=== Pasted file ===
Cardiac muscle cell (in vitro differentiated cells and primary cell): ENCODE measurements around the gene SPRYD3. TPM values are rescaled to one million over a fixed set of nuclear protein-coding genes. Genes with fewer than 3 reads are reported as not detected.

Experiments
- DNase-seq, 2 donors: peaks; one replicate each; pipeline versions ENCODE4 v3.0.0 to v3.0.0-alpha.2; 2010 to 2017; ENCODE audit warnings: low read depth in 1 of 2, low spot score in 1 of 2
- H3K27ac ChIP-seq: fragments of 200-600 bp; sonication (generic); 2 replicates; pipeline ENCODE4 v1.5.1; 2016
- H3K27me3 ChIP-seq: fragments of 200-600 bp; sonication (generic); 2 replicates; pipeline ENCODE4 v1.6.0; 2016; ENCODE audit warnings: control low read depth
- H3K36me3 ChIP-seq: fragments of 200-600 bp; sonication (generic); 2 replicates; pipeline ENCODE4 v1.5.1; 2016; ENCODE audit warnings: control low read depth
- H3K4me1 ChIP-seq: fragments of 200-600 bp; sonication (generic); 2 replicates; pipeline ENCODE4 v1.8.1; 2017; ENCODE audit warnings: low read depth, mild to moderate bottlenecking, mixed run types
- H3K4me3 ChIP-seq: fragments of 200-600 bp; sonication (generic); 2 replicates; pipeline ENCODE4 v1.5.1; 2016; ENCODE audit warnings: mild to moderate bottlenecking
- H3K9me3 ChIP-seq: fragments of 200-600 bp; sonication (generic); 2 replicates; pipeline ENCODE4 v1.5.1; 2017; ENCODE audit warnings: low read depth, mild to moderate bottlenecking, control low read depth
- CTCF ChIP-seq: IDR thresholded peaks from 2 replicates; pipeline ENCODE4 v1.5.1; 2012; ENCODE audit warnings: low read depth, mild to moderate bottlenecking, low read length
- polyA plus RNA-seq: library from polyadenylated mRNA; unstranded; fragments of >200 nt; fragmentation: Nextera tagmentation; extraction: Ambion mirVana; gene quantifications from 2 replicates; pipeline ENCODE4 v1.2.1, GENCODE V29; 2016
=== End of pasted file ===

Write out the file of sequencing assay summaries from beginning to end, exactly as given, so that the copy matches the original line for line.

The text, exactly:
Cardiac muscle cell (in vitro differentiated cells and primary cell): ENCODE measurements around the gene SPRYD3. TPM values are rescaled to one million over a fixed set of nuclear protein-coding genes. Genes with fewer than 3 reads are reported as not detected.

Experiments
- DNase-seq, 2 donors: peaks; one replicate each; pipeline versions ENCODE4 v3.0.0 to v3.0.0-alpha.2; 2010 to 2017; ENCODE audit warnings: low read depth in 1 of 2, low spot score in 1 of 2
- H3K27ac ChIP-seq: fragments of 200-600 bp; sonication (generic); 2 replicates; pipeline ENCODE4 v1.5.1; 2016
- H3K27me3 ChIP-seq: fragments of 200-600 bp; sonication (generic); 2 replicates; pipeline ENCODE4 v1.6.0; 2016; ENCODE audit warnings: control low read depth
- H3K36me3 ChIP-seq: fragments of 200-600 bp; sonication (generic); 2 replicates; pipeline ENCODE4 v1.5.1; 2016; ENCODE audit warnings: control low read depth
- H3K4me1 ChIP-seq: fragments of 200-600 bp; sonication (generic); 2 replicates; pipeline ENCODE4 v1.8.1; 2017; ENCODE audit warnings: low read depth, mild to moderate bottlenecking, mixed run types
- H3K4me3 ChIP-seq: fragments of 200-600 bp; sonication (generic); 2 replicates; pipeline ENCODE4 v1.5.1; 2016; ENCODE audit warnings: mild to moderate bottlenecking
- H3K9me3 ChIP-seq: fragments of 200-600 bp; sonication (generic); 2 replicates; pipeline ENCODE4 v1.5.1; 2017; ENCODE audit warnings: low read depth, mild to moderate bottlenecking, control low read depth
- CTCF ChIP-seq: IDR thresholded peaks from 2 replicates; pipeline ENCODE4 v1.5.1; 2012; ENCODE audit warnings: low read depth, mild to moderate bottlenecking, low read length
- polyA plus RNA-seq: library from polyadenylated mRNA; unstranded; fragments of >200 nt; fragmentation: Nextera tagmentation; extraction: Ambion mirVana; gene quantifications from 2 replicates; pipeline ENCODE4 v1.2.1, GENCODE V29; 2016